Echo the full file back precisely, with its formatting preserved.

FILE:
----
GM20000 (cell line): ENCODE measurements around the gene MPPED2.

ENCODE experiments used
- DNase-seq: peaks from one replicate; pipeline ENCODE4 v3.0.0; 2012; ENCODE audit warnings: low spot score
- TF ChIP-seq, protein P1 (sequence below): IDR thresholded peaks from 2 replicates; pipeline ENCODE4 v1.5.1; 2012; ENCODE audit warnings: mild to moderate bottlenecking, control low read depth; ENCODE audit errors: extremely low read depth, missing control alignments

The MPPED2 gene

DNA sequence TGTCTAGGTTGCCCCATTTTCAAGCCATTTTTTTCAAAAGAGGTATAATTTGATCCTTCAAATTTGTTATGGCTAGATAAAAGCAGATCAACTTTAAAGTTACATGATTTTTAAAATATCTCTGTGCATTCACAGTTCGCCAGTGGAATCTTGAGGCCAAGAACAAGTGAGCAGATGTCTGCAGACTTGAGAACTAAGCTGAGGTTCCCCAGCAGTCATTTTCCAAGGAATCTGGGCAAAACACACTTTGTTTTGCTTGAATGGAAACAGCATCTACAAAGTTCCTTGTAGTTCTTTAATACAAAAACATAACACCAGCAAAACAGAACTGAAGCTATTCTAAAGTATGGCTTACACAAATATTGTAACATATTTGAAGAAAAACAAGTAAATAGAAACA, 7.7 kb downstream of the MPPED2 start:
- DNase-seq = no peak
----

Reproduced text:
GM20000 (cell line): ENCODE measurements around the gene MPPED2.

ENCODE experiments used
- DNase-seq: peaks from one replicate; pipeline ENCODE4 v3.0.0; 2012; ENCODE audit warnings: low spot score
- TF ChIP-seq, protein P1 (sequence below): IDR thresholded peaks from 2 replicates; pipeline ENCODE4 v1.5.1; 2012; ENCODE audit warnings: mild to moderate bottlenecking, control low read depth; ENCODE audit errors: extremely low read depth, missing control alignments

The MPPED2 gene

DNA sequence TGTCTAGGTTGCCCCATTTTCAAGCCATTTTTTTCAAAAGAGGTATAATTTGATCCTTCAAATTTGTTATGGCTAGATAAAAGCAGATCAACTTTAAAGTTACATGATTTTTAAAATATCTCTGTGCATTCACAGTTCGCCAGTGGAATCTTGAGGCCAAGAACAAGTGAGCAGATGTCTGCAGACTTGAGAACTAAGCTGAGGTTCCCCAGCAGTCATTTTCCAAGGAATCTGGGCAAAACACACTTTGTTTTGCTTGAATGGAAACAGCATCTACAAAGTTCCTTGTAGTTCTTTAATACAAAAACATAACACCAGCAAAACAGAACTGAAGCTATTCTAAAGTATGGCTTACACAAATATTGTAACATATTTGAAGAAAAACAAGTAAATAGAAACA, 7.7 kb downstream of the MPPED2 start:
- DNase-seq = no peak